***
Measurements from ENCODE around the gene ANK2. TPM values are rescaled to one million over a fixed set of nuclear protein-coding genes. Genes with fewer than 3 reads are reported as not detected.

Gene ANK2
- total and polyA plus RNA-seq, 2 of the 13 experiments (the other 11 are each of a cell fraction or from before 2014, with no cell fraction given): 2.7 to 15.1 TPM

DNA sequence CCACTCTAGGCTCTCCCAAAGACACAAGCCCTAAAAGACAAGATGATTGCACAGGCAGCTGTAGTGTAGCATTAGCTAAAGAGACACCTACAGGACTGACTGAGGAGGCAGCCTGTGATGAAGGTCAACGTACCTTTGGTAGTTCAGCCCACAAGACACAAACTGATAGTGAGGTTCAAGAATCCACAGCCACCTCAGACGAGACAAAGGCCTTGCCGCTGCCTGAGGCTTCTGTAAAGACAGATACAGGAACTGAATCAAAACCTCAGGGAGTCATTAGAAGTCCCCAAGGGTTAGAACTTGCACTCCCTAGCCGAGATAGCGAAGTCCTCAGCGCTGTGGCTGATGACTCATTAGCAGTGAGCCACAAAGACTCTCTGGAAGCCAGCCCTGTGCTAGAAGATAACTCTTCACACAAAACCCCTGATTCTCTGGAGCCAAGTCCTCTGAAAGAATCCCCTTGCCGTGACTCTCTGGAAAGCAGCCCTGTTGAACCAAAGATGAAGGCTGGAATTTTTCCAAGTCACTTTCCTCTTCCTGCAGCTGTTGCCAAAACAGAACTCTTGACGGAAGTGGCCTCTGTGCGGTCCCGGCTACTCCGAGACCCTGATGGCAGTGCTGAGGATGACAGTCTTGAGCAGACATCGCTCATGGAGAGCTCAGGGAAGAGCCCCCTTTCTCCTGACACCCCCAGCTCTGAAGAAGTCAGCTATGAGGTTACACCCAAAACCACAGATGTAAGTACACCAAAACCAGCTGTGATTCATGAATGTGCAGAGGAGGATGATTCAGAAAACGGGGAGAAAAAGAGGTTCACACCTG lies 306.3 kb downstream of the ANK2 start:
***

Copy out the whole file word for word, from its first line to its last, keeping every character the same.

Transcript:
Measurements from ENCODE around the gene ANK2. TPM values are rescaled to one million over a fixed set of nuclear protein-coding genes. Genes with fewer than 3 reads are reported as not detected.

Gene ANK2
- total and polyA plus RNA-seq, 2 of the 13 experiments (the other 11 are each of a cell fraction or from before 2014, with no cell fraction given): 2.7 to 15.1 TPM

DNA sequence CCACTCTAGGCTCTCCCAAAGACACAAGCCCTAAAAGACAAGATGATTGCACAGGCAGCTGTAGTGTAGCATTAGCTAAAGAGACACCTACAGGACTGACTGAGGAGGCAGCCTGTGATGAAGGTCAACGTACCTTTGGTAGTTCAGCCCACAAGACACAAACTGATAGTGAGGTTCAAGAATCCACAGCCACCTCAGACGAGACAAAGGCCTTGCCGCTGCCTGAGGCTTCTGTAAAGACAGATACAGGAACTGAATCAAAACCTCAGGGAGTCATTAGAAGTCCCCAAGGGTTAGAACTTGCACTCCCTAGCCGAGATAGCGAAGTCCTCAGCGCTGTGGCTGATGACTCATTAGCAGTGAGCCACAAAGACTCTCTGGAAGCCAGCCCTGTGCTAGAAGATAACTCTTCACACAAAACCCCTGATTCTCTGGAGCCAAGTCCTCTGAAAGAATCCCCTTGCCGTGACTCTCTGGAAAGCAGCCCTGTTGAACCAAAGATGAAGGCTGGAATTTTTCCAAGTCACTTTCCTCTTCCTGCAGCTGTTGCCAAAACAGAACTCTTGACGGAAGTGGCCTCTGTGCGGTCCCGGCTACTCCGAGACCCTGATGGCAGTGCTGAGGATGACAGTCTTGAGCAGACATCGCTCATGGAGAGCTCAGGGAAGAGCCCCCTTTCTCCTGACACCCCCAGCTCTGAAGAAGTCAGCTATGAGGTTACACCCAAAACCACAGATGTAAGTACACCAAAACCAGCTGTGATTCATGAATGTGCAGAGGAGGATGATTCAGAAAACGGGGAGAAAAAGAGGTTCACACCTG lies 306.3 kb downstream of the ANK2 start: